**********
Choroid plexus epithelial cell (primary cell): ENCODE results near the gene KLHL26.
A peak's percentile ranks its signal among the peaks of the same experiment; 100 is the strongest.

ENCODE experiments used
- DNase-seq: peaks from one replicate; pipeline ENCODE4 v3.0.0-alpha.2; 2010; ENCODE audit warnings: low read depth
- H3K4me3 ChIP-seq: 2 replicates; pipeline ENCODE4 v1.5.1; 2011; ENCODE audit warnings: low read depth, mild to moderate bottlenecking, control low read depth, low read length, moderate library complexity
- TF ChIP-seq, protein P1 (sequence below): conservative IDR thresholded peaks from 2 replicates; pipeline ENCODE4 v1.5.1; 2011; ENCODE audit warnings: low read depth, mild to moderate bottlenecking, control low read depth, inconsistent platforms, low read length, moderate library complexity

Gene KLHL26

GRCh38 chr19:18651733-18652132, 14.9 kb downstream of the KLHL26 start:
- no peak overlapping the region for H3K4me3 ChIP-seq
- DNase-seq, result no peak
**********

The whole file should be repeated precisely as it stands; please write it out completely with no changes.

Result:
Choroid plexus epithelial cell (primary cell): ENCODE results near the gene KLHL26.
A peak's percentile ranks its signal among the peaks of the same experiment; 100 is the strongest.

ENCODE experiments used
- DNase-seq: peaks from one replicate; pipeline ENCODE4 v3.0.0-alpha.2; 2010; ENCODE audit warnings: low read depth
- H3K4me3 ChIP-seq: 2 replicates; pipeline ENCODE4 v1.5.1; 2011; ENCODE audit warnings: low read depth, mild to moderate bottlenecking, control low read depth, low read length, moderate library complexity
- TF ChIP-seq, protein P1 (sequence below): conservative IDR thresholded peaks from 2 replicates; pipeline ENCODE4 v1.5.1; 2011; ENCODE audit warnings: low read depth, mild to moderate bottlenecking, control low read depth, inconsistent platforms, low read length, moderate library complexity

Gene KLHL26

GRCh38 chr19:18651733-18652132, 14.9 kb downstream of the KLHL26 start:
- no peak overlapping the region for H3K4me3 ChIP-seq
- DNase-seq, result no peak